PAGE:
Last week I asked subscribers to add their opinions about what, in the context of Assisted Living, makes a place feel like home. The basics, according to these readers, include:
Pets and doors that lock and books and good coffee inside and good friends outside. (Heidi Hadsell)
My mother-in-law is in an assisted living place…a lot like Jessie’s imaginary place! I would gladly go to this place in my senior years! (Jane Maher-Dudgeon)
Absolutely my pets! Lots of windows overlooking deciduous trees and walking paths. Privacy when I wanted and not to be questioned if I didn’t. Have conversations that are silly and also serious about what I believe and am I scared of dying (must haves). And if I can’t have this, then I hope someone has developed incredible holograms that will let me feel as if I do have all this! (Linda Beck-Kuban)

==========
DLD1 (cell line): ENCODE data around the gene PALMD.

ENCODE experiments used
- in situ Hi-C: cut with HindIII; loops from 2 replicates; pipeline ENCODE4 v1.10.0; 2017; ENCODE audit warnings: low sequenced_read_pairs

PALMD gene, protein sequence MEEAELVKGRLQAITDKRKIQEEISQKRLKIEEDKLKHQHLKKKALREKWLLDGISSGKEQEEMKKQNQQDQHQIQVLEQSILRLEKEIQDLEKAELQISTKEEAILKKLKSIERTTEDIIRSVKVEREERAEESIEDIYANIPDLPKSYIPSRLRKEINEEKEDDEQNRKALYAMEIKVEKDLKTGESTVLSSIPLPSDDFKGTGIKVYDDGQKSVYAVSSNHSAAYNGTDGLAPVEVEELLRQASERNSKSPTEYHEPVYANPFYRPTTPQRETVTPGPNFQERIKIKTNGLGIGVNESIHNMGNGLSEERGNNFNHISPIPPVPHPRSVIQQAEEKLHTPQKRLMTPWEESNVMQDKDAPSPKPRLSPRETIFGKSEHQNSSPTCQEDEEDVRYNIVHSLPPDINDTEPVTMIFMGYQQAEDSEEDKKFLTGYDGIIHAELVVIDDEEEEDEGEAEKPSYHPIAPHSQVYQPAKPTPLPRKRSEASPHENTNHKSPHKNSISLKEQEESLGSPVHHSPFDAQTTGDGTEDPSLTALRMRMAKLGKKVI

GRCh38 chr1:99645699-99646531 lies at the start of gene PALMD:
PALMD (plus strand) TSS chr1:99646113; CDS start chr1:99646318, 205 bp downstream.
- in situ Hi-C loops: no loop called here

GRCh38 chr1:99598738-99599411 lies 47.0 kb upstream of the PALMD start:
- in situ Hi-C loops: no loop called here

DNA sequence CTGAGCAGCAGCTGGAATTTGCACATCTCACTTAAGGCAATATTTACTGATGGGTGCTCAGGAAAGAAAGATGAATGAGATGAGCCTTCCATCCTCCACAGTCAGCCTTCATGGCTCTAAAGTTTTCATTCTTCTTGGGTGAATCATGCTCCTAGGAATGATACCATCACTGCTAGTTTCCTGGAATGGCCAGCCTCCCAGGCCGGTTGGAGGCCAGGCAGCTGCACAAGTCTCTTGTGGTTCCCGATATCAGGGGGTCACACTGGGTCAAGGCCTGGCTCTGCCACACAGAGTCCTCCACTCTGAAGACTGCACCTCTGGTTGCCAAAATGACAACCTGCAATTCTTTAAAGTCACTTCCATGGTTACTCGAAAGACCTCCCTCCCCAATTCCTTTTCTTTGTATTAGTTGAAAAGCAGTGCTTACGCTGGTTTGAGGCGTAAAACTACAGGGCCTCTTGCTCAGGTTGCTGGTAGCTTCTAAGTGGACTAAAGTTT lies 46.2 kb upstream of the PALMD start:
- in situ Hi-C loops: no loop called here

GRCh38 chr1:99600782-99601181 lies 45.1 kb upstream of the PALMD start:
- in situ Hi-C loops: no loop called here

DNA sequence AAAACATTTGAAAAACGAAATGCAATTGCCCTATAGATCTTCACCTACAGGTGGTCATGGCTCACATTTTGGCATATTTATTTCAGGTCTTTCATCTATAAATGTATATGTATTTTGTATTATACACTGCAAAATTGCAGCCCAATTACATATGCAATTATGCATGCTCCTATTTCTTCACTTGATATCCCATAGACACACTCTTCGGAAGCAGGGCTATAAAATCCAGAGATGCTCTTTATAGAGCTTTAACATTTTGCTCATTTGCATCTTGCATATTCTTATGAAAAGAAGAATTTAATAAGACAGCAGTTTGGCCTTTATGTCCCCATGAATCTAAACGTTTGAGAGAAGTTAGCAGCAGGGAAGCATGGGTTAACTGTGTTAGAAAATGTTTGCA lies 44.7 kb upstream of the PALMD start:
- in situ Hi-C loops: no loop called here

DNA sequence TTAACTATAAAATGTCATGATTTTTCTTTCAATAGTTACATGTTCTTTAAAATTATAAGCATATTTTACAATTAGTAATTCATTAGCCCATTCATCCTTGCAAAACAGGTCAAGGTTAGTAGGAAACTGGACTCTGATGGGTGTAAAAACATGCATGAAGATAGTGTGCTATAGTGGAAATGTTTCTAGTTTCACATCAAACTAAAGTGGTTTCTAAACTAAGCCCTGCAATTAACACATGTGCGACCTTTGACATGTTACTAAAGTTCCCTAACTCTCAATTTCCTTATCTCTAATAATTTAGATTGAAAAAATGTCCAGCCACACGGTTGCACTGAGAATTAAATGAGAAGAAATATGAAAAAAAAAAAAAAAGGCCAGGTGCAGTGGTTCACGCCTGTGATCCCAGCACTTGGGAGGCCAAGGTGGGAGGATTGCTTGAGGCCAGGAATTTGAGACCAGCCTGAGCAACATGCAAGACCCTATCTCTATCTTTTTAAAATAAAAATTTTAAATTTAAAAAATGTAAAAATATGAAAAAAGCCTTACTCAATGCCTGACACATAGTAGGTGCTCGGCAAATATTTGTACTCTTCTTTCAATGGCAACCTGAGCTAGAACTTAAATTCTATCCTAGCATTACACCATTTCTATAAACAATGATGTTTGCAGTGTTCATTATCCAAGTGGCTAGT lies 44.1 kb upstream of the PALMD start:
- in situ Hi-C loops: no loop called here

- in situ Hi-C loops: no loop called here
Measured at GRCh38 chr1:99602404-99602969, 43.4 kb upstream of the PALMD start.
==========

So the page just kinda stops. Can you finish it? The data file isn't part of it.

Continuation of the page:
In his new book, Being Mortal, Dr. Atul Gawande describes the kinds of assistance available to people who can no longer live independently. In a chapter called “Hard Conversations,” Gawande recounts a grass-roots effort in his home town of Athens, Ohio, a place with few big-city resources, to create support for aging and/or disabled people who wanted to stay in their homes. Margaret Cohn, a retired biologist who needed help caring for her seriously ill husband, got a group of friends together, then enlisted 100 people to pay four hundred dollars per year for essential services. The Athens Village (named after Beacon Hill Village, a predecessor program in Boston) eventually provided discounted nursing assistance, a full-time handyman/maintenance man, volunteers to check up on people who needed food or help, daily van service and Meals-on-Wheels. Everyone was able to stay at home, with the help they needed, at an affordable price. They found a way to turn Home into Assisted Living Home.